In most parts of the country, a salary of $24,000 a year doesn’t get you very far. But if you are a salaried employee making that much or more, and are classified by your employer as an administrative, executive or professional employees, you are not legally entitled to overtime pay.
Think for a minute about what that means. If you are earning a low salary but are driven to earn more money to provide a better life for your family, overtime isn’t going to help you. Your employer can require you to work more than 40 hours per week without any additional compensation.
Luckily for everyone working a salaried (but not very high-paying) job, President Obama recently called for a significant increase in that salary limit. Details are still taking shape, and there’s no real indication of where the new limit will be set, or when the rules will change.
Nevertheless, it gives workers in the service industry – who are far more likely to feel the bite of the current regulations – cause for hope that they might finally see a more fair system of compensation for all the extra time they put in at work. It also offers some hope to the unemployed, who may find employers adding more positions as a means to avoid paying overtime.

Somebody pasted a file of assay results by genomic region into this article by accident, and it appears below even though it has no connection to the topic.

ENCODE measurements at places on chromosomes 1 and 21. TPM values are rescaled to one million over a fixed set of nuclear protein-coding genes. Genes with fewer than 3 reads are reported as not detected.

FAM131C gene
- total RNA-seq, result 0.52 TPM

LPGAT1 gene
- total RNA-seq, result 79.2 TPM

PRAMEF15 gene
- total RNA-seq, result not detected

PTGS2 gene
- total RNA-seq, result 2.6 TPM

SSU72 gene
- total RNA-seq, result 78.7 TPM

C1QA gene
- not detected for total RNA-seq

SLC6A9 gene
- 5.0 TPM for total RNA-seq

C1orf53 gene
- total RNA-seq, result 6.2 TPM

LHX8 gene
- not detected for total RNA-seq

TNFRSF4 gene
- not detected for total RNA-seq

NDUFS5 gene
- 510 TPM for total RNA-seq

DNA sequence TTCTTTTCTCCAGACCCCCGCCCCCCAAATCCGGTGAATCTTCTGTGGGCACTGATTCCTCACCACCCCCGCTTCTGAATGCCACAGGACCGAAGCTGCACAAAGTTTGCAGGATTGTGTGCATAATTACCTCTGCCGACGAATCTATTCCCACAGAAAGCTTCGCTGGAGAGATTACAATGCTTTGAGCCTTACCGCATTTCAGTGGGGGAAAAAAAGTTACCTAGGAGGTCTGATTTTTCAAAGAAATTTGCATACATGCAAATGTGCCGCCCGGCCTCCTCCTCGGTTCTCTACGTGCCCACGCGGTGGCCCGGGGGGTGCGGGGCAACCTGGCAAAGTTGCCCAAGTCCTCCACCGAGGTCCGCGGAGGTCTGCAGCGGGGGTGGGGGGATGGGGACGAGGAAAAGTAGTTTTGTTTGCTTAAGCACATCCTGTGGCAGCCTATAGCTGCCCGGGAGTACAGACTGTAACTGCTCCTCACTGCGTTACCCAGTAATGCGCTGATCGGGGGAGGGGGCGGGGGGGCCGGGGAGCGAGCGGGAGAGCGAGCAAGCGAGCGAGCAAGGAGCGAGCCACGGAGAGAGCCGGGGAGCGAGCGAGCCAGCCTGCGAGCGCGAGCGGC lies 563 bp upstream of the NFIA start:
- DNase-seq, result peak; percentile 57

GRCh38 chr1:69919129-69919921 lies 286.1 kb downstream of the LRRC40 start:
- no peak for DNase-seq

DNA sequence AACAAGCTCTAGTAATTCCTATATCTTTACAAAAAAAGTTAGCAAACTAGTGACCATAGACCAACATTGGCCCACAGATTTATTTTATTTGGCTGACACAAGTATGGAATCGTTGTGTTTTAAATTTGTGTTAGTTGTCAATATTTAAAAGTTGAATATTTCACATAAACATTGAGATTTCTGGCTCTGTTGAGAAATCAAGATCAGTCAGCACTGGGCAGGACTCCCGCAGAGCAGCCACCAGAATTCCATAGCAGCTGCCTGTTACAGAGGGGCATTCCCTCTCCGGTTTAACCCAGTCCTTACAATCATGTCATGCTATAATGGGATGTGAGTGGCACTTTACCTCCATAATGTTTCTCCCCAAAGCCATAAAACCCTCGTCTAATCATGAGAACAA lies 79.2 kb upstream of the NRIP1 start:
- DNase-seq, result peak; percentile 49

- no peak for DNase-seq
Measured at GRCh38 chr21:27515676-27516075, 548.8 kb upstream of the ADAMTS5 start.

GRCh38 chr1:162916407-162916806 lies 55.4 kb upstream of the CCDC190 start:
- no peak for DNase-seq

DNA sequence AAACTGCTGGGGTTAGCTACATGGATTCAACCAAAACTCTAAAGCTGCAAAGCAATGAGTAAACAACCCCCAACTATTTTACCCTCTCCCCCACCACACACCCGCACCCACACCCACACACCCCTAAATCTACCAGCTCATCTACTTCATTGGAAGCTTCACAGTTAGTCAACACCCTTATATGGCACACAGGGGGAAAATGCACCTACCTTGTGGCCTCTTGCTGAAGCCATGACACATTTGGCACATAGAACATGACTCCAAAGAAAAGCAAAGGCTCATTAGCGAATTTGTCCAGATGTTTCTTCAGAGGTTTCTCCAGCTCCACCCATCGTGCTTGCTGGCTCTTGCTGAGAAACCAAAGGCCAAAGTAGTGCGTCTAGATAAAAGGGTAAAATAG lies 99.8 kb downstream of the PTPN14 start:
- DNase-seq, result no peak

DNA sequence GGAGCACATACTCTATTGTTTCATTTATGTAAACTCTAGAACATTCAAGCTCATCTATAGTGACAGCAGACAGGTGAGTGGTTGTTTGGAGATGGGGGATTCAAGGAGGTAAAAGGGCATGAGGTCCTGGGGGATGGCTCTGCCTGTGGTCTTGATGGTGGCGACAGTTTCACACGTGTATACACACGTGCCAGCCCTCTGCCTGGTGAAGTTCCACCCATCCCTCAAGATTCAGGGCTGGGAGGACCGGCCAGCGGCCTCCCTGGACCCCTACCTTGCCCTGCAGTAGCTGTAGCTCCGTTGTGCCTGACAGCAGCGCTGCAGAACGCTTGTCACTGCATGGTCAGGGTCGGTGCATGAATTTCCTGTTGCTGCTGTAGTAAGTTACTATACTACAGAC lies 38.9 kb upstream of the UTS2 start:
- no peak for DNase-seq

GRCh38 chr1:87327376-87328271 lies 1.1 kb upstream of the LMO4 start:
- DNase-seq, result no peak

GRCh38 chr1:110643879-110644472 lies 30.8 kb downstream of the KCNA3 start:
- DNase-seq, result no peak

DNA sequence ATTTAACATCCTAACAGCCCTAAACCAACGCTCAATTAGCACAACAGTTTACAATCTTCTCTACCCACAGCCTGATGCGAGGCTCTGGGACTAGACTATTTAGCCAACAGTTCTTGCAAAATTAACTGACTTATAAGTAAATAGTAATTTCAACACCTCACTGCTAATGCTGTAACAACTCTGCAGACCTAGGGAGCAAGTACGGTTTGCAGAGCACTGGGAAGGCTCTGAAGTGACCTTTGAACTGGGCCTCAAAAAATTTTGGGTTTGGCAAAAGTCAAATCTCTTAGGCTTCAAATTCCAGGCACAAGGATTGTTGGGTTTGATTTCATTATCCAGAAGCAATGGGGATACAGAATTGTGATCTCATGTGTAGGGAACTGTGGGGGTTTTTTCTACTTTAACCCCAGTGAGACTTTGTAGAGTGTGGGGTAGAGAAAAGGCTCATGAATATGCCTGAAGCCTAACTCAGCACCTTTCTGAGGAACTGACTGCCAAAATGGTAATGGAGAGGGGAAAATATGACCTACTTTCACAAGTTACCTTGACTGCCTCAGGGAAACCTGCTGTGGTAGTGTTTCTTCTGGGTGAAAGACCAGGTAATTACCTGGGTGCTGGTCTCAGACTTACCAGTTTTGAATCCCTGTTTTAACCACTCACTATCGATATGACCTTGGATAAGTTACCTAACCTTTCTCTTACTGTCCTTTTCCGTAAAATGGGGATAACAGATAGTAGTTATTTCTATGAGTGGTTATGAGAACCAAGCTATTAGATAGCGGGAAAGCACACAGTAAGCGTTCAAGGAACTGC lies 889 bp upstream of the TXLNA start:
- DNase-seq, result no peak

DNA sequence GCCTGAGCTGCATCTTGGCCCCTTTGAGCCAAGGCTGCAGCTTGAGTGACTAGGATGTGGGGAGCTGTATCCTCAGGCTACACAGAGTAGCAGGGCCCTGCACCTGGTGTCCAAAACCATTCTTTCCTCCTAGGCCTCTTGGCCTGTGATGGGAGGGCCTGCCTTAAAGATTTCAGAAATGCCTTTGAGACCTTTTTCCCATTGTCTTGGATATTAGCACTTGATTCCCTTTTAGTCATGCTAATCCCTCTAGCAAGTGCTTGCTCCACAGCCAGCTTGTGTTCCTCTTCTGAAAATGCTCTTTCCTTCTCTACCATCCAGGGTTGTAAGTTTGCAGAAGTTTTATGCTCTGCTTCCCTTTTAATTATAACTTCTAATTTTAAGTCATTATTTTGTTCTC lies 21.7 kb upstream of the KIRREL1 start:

As I told the Tampa Bay Times:
- “A lot of employers depend on people making $30,000 a year, lean on them a lot, expect a lot of hours from them, and don’t pay them overtime,” said Steve Wenzel, a founder of Tampa employment law firm Wenzel Fenton Cabassa P.A. “It’ll put smiles on the faces of a bunch of workers, and that’s never a bad thing.”
Indeed, the practice of cutting labor costs by assigning more work to salaried managers instead of hourly (and overtime-eligible) employees has been going on for years. Not only is it unfair to both salaried and hourly workers, but because it often leads to businesses under-staffing their workplaces, it can result in a worse experience for customers as well. It’s been a huge loophole in our employment and labor laws for a long time, with disastrous results.
We represent workers, so it’s probably not a huge surprise that we at Wenzel Fenton Cabassa P.A. are strongly in favor of this rule change. We think anything that rewards hard workers, creates more opportunities for workers and boosts the economy is a good thing – don’t you?
Please Note: At the time this article was written, the information contained within it was current based on the prevailing law at the time. Laws and precedents are subject to change, so this information may not be up to date. Always speak with a law firm regarding any legal situation to get the most current information available.